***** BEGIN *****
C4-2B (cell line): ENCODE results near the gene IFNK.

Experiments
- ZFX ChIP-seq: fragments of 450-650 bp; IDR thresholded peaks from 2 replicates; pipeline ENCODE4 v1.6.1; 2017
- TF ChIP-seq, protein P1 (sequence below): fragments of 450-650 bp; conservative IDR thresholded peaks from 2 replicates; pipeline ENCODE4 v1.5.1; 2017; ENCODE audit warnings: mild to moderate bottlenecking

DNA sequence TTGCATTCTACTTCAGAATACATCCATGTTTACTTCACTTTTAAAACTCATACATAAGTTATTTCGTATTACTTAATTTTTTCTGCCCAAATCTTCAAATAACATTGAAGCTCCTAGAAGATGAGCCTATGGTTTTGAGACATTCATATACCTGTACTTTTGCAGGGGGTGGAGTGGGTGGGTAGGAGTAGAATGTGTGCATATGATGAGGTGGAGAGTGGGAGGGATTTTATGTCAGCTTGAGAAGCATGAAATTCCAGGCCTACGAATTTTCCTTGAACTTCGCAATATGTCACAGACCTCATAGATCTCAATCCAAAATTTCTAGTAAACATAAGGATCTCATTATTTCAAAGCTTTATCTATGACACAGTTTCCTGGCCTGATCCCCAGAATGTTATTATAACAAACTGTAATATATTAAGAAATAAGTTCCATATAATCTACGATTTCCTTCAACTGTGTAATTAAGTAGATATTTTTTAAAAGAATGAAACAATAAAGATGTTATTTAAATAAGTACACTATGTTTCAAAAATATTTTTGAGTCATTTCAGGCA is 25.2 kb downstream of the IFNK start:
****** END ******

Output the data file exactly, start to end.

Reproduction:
C4-2B (cell line): ENCODE results near the gene IFNK.

Experiments
- ZFX ChIP-seq: fragments of 450-650 bp; IDR thresholded peaks from 2 replicates; pipeline ENCODE4 v1.6.1; 2017
- TF ChIP-seq, protein P1 (sequence below): fragments of 450-650 bp; conservative IDR thresholded peaks from 2 replicates; pipeline ENCODE4 v1.5.1; 2017; ENCODE audit warnings: mild to moderate bottlenecking

DNA sequence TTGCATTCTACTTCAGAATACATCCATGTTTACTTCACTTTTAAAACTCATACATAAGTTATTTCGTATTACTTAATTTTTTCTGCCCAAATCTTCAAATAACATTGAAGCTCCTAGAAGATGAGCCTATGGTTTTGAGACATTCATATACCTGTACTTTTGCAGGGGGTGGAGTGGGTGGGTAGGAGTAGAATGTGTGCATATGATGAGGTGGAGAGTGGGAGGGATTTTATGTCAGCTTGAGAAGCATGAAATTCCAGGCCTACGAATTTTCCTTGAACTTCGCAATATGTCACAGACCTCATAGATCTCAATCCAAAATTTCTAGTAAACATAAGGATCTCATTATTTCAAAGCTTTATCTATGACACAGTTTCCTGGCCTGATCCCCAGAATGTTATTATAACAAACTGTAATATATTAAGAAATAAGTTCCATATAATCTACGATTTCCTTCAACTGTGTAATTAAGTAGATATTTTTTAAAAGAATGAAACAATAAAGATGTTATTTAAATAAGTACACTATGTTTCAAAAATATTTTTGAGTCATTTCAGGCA is 25.2 kb downstream of the IFNK start: